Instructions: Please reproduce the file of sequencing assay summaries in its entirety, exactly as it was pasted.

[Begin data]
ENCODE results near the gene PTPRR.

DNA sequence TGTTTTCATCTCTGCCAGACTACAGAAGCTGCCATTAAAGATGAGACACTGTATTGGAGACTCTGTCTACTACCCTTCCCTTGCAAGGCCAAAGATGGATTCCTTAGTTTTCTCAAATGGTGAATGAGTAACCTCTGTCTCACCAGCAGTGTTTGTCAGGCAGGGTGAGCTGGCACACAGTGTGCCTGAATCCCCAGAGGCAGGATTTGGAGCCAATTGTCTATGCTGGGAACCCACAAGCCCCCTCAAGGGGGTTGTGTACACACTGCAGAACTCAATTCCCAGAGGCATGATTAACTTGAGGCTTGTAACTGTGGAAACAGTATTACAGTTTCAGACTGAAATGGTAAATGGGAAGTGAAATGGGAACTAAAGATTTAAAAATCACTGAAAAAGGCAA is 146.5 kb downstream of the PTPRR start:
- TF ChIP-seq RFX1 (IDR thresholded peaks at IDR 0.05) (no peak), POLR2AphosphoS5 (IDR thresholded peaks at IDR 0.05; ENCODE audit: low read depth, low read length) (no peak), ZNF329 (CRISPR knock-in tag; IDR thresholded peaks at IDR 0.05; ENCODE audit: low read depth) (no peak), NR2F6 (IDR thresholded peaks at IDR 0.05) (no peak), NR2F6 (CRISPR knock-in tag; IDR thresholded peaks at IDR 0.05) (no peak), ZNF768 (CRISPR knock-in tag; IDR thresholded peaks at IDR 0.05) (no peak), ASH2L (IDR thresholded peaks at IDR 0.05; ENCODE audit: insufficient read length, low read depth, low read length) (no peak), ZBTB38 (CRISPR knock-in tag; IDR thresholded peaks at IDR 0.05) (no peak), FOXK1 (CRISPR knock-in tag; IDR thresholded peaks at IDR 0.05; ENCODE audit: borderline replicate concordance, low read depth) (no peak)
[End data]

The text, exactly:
ENCODE results near the gene PTPRR.

DNA sequence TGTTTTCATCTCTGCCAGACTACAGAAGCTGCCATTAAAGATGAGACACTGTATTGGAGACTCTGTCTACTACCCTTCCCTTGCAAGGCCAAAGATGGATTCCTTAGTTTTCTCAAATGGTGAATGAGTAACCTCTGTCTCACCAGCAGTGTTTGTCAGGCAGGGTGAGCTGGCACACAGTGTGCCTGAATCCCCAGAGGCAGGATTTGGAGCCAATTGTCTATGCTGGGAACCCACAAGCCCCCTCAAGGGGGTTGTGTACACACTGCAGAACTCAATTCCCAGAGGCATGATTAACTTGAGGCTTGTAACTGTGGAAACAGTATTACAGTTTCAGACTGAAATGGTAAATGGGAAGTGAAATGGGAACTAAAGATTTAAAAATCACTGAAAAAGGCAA is 146.5 kb downstream of the PTPRR start:
- TF ChIP-seq RFX1 (IDR thresholded peaks at IDR 0.05) (no peak), POLR2AphosphoS5 (IDR thresholded peaks at IDR 0.05; ENCODE audit: low read depth, low read length) (no peak), ZNF329 (CRISPR knock-in tag; IDR thresholded peaks at IDR 0.05; ENCODE audit: low read depth) (no peak), NR2F6 (IDR thresholded peaks at IDR 0.05) (no peak), NR2F6 (CRISPR knock-in tag; IDR thresholded peaks at IDR 0.05) (no peak), ZNF768 (CRISPR knock-in tag; IDR thresholded peaks at IDR 0.05) (no peak), ASH2L (IDR thresholded peaks at IDR 0.05; ENCODE audit: insufficient read length, low read depth, low read length) (no peak), ZBTB38 (CRISPR knock-in tag; IDR thresholded peaks at IDR 0.05) (no peak), FOXK1 (CRISPR knock-in tag; IDR thresholded peaks at IDR 0.05; ENCODE audit: borderline replicate concordance, low read depth) (no peak)